In 1998, Iqbal Siddiqui, Dr Kalim’s son and a former Member of the Muslim Parliament, wrote a series of three articles on Dr Kalim Siddiqui’s vision for the Muslim Parliament. The articles were published in the Crescent International. This is the third article of the series.
Kalim Siddiqui’s vision of a “non-territorial Islamic State”
(Crescent International, August 16-31, 1998.)
Dr Kalim Siddiqui referred to the Muslim Parliament as both “a minority political system for Muslims in Britain” and a “non-territorial Islamic State.” Many people regarded these terms as meaning the same thing, and being virtually interchangeable. Dr Siddiqui, however, understood and meant them quite differently, and the distinction is vital to appreciating his vision of the Muslim Parliament.
When Dr Siddiqui spoke of the Muslim Parliament as a “minority political system”, he was talking about it as an internal community mechanism for determining and measuring the concerns, opinions and priorities of Muslims, and expressing their common views on key issues. A political system, in this sense, is primarily an instrument of communication. Its role is to listen to the community, think collectively for the community, and speak on its behalf.
An Islamic State, on the other hand (territorial or non-territorial), is far more than that. It is the executive arm of the community, empowered and authorized to act on their behalf. The key word here is ‘power’ – the State is the instrument by which a community can exercise its collective power in action. It is this concept of power which is central to understanding Dr Siddiqui’s vision of the Muslim Parliament of Great Britain.
Dr Siddiqui had emerged as a British Muslim community leader during the Rushdie controversy, and it was at this time that his ideas and thinking on the Muslim Parliament of Great Britain crystallized. What the Rushdie affair did, Dr Siddiqui believed, was demonstrate the lack of power of Muslims in Britain. Muslims all across the country protested, marched, and burnt books, and numerous British Muslims tried to explain their position to the British media and establishment to no avail. Despite all the hurt, pain and effort of Muslims, Rushdie was feted and honoured as a hero, and remains so to this day, albeit a hero in hiding. This is in sharp contrast to the villification and slander which is the lot of authors whose works offend the Jews. The difference, Dr Siddiqui pointed out, was purely and simply a reflection of the relative power Muslims and Jews are able to exercise in the west.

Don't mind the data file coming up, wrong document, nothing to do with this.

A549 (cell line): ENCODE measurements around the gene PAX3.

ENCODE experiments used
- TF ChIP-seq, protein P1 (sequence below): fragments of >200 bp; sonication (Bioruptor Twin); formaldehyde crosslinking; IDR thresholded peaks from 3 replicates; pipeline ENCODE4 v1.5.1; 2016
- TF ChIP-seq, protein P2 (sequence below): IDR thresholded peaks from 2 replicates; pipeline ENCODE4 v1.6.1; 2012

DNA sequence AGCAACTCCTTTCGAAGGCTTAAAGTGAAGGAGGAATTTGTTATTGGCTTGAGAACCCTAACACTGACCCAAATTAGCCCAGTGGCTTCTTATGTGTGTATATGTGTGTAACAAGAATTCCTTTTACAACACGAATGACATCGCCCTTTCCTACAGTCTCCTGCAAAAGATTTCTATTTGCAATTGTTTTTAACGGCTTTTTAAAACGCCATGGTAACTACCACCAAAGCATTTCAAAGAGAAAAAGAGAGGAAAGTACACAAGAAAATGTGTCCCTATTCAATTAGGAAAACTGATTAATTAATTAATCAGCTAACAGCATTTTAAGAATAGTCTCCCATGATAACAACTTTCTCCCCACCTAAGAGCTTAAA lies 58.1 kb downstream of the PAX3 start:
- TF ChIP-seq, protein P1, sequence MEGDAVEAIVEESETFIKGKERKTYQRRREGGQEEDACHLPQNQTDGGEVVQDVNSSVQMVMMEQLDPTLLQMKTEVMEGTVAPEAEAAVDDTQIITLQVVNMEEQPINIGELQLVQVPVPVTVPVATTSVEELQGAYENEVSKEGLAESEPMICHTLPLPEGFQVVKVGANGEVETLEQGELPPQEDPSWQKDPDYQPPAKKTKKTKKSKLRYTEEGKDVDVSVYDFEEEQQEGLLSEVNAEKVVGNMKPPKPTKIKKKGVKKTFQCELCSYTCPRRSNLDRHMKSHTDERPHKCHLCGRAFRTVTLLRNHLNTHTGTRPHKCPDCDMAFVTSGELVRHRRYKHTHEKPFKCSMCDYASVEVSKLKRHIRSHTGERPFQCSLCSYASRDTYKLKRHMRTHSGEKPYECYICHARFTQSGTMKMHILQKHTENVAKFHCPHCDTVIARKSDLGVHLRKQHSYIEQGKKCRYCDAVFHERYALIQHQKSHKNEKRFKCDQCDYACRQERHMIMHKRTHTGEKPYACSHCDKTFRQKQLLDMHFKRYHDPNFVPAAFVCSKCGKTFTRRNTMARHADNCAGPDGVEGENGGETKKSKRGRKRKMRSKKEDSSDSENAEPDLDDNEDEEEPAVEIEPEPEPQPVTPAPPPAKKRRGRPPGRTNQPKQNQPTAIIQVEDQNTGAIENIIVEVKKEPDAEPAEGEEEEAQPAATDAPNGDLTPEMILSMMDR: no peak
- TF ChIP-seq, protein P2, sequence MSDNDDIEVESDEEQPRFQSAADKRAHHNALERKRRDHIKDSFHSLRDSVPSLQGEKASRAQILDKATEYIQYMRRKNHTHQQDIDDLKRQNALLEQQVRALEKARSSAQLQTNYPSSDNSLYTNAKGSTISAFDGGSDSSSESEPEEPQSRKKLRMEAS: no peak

Power is a key element of Dr Siddiqui’s thought at every level. From his analyses of Muslim history – particularly Muslim decline – to his understanding of the global Islamic movement, the importance he placed on the power factor has always been a common strand. In his final paper, Political Dimensions of the Seerah, on which he was still working when he passed away in April 1996, he wrote that:
Power relationships are the basis of all relationships in nature… Islam achieves justice by regulating the use of power in all relationships. Islam does not equalize power. That would be against the state of nature. No order would be possible without power differentiation. But what Islam does is that it places strict limits and moral codes on the exercise of power at all levels.
Nowadays, by contrast, power has become almost a dirty word, something to be avoided. Good Muslims, many people say, should concentrate on perfecting their piety and rituals, without getting their hands grubby trying to interfere in power or political matters. This is a modern Muslim version of the traditional Christian separation of church and State, justified by the alleged instructions of Prophet Isa, upon whom be peace, to “render unto God that which is God’s, and unto Caesar that which is Caesar’s.”